What is it with film-makers? There is so much wonderful biblical content to work with, yet to jazz it all up we end up with Noah, Mary Magdalene, and Paul, Apostle of Christ.
Biblical quotes, such as Paul expanding on love from the Corinthians letter to Luke are evident in the film. But the general feel of the film is dark and hopeless. The Christian community has none of the joy the epistles encourage them to, nor does Paul (as portrayed) found a peace that is beyond all understanding. In fact, even though the character Paul says repeatedly “My grace is sufficient,” he remains haunted by his sins of old. In scripture Paul says he did all in good faith, yet here he clings to his transgression as a reminder of his “failing.” Is this the film-maker giving an educated wink to Paul’s writings where he moves from “an apostle,” to an “apostle untimely born,” to later in life calling himself, “chief of all sinners?”
The depiction of Saul’s conversion is handled well, though with slight embellishment in his meeting with Ananias. The idea of conversion, is clear. However, as noted above the long lasting nature of being “born again,” is not as pronounced in the film as one might expect it to be.
The film also not only fails to show the Christian community, and Paul, as joyful in persecution (Matthew 5:12), but they are fear ridden and wanting to strike out violently (which incidentally would prove Nero’s charges against them). So much for “Turn the other cheek.”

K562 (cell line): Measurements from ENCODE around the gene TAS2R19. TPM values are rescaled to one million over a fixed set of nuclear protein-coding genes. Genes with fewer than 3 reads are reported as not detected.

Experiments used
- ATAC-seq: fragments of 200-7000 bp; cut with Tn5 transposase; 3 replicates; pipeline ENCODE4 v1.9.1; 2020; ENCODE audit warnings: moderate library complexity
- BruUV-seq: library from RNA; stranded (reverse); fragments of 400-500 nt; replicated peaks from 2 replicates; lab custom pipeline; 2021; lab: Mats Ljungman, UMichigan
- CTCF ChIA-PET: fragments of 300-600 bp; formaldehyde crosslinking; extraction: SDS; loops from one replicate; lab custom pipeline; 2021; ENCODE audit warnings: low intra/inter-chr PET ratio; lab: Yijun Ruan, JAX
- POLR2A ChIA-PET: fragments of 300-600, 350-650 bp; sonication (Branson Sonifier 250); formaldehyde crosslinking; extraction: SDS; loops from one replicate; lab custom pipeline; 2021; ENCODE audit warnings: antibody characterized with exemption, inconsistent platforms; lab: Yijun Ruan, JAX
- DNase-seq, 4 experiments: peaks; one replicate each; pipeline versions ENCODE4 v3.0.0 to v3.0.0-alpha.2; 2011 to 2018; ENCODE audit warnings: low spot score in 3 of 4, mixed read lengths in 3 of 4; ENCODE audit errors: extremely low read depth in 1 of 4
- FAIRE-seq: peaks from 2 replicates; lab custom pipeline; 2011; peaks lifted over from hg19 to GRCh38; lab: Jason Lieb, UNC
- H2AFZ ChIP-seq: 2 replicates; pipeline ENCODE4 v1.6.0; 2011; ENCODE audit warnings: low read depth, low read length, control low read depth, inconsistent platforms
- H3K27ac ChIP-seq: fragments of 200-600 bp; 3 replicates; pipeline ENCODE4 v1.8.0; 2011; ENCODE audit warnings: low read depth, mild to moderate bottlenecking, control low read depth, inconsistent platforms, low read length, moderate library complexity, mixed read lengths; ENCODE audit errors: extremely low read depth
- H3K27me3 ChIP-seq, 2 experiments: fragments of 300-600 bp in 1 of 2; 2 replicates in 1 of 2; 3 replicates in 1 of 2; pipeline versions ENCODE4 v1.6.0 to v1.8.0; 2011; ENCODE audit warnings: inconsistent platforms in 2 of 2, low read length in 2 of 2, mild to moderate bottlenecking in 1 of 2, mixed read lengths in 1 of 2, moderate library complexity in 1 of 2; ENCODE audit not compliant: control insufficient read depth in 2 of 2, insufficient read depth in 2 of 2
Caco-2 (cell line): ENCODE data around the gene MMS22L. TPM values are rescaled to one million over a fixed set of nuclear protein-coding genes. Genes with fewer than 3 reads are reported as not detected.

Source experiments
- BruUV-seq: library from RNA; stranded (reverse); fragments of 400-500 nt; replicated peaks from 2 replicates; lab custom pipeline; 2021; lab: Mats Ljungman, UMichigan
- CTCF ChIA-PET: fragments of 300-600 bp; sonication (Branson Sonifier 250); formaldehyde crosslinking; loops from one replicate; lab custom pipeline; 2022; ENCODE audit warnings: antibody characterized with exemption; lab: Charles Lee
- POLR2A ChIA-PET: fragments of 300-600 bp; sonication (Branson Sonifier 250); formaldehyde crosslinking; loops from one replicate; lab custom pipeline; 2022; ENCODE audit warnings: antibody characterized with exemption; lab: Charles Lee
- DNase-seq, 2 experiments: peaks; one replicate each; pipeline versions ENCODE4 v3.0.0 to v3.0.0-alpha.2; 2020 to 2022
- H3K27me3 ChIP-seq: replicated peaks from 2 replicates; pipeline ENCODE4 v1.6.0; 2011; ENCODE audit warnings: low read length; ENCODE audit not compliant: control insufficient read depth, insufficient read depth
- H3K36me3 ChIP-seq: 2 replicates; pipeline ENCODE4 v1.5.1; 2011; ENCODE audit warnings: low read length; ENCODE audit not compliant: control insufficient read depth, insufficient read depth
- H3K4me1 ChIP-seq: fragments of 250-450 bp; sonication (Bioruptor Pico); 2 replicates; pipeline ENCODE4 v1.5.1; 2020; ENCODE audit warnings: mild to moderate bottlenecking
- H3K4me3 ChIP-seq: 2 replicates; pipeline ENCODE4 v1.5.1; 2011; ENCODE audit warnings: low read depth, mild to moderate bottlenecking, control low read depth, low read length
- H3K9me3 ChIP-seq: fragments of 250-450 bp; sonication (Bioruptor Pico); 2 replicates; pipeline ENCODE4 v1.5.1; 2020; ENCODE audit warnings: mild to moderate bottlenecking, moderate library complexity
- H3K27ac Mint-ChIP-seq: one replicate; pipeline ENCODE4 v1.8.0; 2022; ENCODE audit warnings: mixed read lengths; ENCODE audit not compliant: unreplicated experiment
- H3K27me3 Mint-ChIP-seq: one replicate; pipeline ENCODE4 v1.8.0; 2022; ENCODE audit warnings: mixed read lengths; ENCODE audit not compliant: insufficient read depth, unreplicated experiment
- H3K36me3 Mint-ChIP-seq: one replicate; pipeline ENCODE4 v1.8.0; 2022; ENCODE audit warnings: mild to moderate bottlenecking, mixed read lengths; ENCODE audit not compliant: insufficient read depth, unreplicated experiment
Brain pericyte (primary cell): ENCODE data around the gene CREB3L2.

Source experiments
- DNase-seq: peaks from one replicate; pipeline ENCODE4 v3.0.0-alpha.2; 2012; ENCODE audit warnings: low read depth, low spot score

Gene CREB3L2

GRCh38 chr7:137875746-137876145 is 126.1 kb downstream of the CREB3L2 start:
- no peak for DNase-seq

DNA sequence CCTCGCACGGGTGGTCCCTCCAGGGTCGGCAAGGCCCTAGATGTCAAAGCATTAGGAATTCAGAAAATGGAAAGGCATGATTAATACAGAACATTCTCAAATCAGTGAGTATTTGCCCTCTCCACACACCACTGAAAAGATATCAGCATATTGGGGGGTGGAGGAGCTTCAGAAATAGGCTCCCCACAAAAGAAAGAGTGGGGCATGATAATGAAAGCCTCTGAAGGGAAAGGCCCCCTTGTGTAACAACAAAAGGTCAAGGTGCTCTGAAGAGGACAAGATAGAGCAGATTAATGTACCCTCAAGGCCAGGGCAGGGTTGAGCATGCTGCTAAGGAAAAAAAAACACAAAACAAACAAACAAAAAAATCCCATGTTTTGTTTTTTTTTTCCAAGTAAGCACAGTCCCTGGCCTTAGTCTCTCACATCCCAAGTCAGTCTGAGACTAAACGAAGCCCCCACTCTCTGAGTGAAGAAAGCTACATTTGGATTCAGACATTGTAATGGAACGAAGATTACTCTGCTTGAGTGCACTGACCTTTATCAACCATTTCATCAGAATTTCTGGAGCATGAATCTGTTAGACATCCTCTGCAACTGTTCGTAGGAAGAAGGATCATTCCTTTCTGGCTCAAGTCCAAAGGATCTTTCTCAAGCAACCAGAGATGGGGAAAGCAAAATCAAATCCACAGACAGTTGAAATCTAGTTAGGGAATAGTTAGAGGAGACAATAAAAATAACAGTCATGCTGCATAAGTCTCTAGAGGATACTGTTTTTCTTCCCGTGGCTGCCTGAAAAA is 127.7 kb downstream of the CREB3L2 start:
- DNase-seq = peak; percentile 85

The persecution shown, while in line with Tacitus’ account following the Roman fire, makes a poor job of showing Christians as street-lamps. The oil dousing as shown in the film would not burn long, so this is just a point for historians. Tarred and covered in straw is how one historian suggested it would be done, but the film goes with the suggestion, not the practicality of it.
What bothers me most about this movie is that the Christian community, and Priscilla especially, are depicted more as a philanthropic organisation, more than a religious community. Yes, the early church was noted for their acts of charity and equality, but where in this film is this linked to “loving your neighbour” much less loving God? When one character calls for an uprising against Nero, he is reprimanded with the words, “Christ called us to care for the world, not rule it.” Is caring for the world in material ways truly all the gospel calls us to? Where is the “Go and make disciples?”
There was also no point where communal worship of the community shown. The closest is Luke addressing a group of Christians about to be killed in the games. Luke leads them in the Lord’s prayer after telling them death will only hurt for a moment, then they will be with Christ.
Luke’s role is also troublesome in this film. He has gone to Rome to get Paul’s testimony so that he can write the Book of Acts. This is not divine revelation, but studious note taking. His purpose in writing it is not to elevate Christ, but rather to make an example of how to live as a Christian based on Paul (not Christ). I find this a problem. In the film’s side story (the illness of the daughter of a Roman official), Paul’s spiritual gifts are not exercised, but only Luke’s Greek medical skills. Again, a charitable, social conscious secularism is an underlying element of this film, despite all of its Christian potential.
This film is not terrible (like Noah) but it really fell down from what it could have achieved.